A tribe of Native Americans
(the Makah) wanted to hunt some whales off the coast of Washington. Since
the US was a party to the International Convention for the Regulation of
Whaling, they had to get a waiver from the International Whaling
The National Oceanic and
Atmospheric Administration (NOAA) and the National Marine Fisheries
Service (NMFS) requested a waiver.
The National Environmental
Policy Act (NEPA) required that NOAA prepare an Environmental
Under NEPA, since the whales the Makah wanted to hunt
had previously been an endangered species, an EA (or an Environmental
Impact Statement (EIS)) was required.
NOAA prepared a draft EA, and
released it for public comment. However, before it was finalized, NOAA
signed agreements with the IWC and the Makah to resume hunting.
After the agreements were signed, NOAA released a
final EA that included a finding of no significant impact (FONSI).
A number of environmental
groups (led by Metcalf) sued, claiming that NOAA had violated NEPA.
Metcalf argued that since
NOAA didn't wait for a final EA before granting the Makah approval, they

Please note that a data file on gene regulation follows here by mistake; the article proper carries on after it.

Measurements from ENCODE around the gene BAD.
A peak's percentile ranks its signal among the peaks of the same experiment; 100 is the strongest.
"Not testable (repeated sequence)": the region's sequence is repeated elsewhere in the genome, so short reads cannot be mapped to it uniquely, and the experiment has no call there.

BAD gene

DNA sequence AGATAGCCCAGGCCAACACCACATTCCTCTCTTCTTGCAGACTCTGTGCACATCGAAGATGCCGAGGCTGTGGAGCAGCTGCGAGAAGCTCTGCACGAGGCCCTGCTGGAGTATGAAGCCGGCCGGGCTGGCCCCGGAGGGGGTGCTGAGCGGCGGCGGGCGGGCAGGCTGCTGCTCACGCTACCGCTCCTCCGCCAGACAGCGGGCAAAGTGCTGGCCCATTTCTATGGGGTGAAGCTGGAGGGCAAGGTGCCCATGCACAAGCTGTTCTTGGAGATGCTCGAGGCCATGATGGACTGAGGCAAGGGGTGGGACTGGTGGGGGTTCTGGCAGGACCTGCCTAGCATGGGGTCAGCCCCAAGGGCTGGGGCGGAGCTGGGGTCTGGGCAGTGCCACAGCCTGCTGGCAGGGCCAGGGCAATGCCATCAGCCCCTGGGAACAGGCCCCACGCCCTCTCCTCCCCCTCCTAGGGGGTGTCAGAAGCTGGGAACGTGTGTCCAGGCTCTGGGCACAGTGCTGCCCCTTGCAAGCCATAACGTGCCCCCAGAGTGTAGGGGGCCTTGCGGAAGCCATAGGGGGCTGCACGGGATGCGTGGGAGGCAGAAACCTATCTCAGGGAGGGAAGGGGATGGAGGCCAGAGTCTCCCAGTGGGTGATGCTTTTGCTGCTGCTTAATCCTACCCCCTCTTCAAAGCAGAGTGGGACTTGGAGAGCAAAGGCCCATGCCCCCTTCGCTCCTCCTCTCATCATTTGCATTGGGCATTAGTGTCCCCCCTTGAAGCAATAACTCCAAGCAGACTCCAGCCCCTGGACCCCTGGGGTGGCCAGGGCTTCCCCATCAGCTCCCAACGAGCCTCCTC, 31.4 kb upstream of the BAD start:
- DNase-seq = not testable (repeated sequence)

obviously didn't seriously consider the environmental impact of the hunt.
That's a violation of NEPA.
The Trial Court dismissed the
case. Metcalf appealed.
The Appellate Court reversed.
The Appellate Court found
that NOAA's issuance of the EA regarding decision to support tribe's
proposal was untimely.
The Court found that the EA
was nothing more than a rubber stamp on a decision that had already been
The Court noted that NEPA explicitly says that "agencies shall
integrate that NEPA
process with other planning at the earliest possible time
to insure that planning and decisions reflect environmental values, to
avoid delays, and to head off potential conflicts."
See 40 C.F.R. §1501.2.
The Court found that the
proper remedy was to put the project on hold and have NOAA write a new
In a dissent it was argued
that it would be unfair to hold up the process while the EA was being
written, there was no evidence that the EA was slanted or biased, and that
the remedy (writing a new EA) was dumb since no one was suggesting that
there was anything wrong with the analysis in the old EA.
The dissent felt that it was
a waste of money to write an EA before they found out if the IWC was
going to give them permission, so in effect, the EA was written at the
"earliest possible time."
No actual whaling had been
done before the EA was finalized, so the Makah hadn't jumped the gun. If
the EA had come out the other way, then the US could have refused to give
the final permits even though the IWC had approved the hunt.
NOAA went back and rewrote the
EA. In a followup lawsuit, the Court found that an EA was insufficient
and that NOAA was required to write a comprehensive EIS instead.
That case was National
Parks and Conservation Assn. v. Babbitt
(241 F.3d 722 (9th Cir. 2001)).